Unfortunately for some shareholders, the IVE Group (ASX:IGL) share price has dived 31% in the last thirty days. Indeed the recent decline has arguably caused some bitterness for shareholders who have held through the 31% drop over twelve months.
All else being equal, a share price drop should make a stock more attractive to potential investors. While the market sentiment towards a stock is very changeable, in the long run, the share price will tend to move in the same direction as earnings per share. So, on certain occasions, long term focussed investors try to take advantage of pessimistic expectations to buy shares at a better price. One way to gauge market expectations of a stock is to look at its Price to Earnings Ratio (PE Ratio). Investors have optimistic expectations of companies with higher P/E ratios, compared to companies with lower P/E ratios.
Does IVE Group Have A Relatively High Or Low P/E For Its Industry?
IVE Group’s P/E of 9.25 indicates relatively low sentiment towards the stock. We can see in the image below that the average P/E (24.6) for companies in the media industry is higher than IVE Group’s P/E.
Its relatively low P/E ratio indicates that IVE Group shareholders think it will struggle to do as well as other companies in its industry classification. While current expectations are low, the stock could be undervalued if the situation is better than the market assumes. You should delve deeper. I like to check if company insiders have been buying or selling.
How Growth Rates Impact P/E Ratios
Companies that shrink earnings per share quickly will rapidly decrease the ‘E’ in the equation. That means even if the current P/E is low, it will increase over time if the share price stays flat. A higher P/E should indicate the stock is expensive relative to others — and that may encourage shareholders to sell.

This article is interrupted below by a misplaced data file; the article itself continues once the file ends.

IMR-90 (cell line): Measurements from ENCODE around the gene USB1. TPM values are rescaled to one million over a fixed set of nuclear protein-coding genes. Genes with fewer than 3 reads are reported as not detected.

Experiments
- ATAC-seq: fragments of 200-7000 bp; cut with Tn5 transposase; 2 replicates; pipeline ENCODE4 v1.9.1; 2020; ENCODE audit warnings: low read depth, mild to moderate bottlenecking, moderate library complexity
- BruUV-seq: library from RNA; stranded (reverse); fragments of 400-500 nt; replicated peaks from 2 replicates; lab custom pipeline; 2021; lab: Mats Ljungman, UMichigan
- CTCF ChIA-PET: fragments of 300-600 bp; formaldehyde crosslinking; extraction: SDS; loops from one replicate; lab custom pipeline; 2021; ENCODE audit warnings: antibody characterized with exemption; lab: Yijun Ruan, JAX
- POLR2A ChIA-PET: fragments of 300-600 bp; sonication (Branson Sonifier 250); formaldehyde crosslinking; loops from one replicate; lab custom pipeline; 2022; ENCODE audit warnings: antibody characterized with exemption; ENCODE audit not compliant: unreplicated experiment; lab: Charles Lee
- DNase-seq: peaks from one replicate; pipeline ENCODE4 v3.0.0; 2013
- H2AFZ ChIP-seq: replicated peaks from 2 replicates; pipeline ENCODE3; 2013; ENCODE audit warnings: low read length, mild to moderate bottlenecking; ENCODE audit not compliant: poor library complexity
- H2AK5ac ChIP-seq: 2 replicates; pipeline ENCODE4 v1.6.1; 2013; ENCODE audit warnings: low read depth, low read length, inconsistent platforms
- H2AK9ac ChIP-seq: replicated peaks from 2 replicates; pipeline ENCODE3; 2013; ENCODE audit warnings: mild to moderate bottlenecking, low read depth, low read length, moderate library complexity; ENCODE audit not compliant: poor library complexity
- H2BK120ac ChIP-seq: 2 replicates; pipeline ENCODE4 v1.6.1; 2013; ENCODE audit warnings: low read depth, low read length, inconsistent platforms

IVE Group saw earnings per share decrease by 10% last year. But EPS is up 55% over the last 5 years. And over the longer term (3 years) earnings per share have decreased 7.5% annually. This might lead to low expectations.
Remember: P/E Ratios Don’t Consider The Balance Sheet
The ‘Price’ in P/E reflects the market capitalization of the company. So it won’t reflect the advantage of cash, or disadvantage of debt. Hypothetically, a company could reduce its future P/E ratio by spending its cash (or taking on debt) to achieve higher earnings.
Such spending might be good or bad, overall, but the key point here is that you need to look at debt to understand the P/E ratio in context.
IVE Group’s Balance Sheet
IVE Group has net debt worth 52% of its market capitalization. This is a reasonably significant level of debt — all else being equal you’d expect a much lower P/E than if it had net cash.
The Bottom Line On IVE Group’s P/E Ratio
IVE Group trades on a P/E ratio of 9.3, which is below the AU market average of 17.0. The P/E reflects market pessimism that probably arises from the lack of recent EPS growth, paired with significant leverage. What can be absolutely certain is that the market has become more pessimistic about IVE Group over the last month, with the P/E ratio falling from 13.5 back then to 9.3 today. For those who prefer to invest with the flow of momentum, that might be a bad sign, but for deep value investors this stock might justify some research.
Investors should be looking to buy stocks that the market is wrong about. If it is underestimating a company, investors can make money by buying and holding the shares until the market corrects itself. So this free report on the analyst consensus forecasts could help you make a master move on this stock.
But note: IVE Group may not be the best stock to buy. So take a peek at this free list of interesting companies with strong recent earnings growth (and a P/E ratio below 20).
If you spot an error that warrants correction, please contact the editor at firstname.lastname@example.org. This article by Simply Wall St is general in nature. It does not constitute a recommendation to buy or sell any stock, and does not take account of your objectives, or your financial situation. Simply Wall St has no position in the stocks mentioned.
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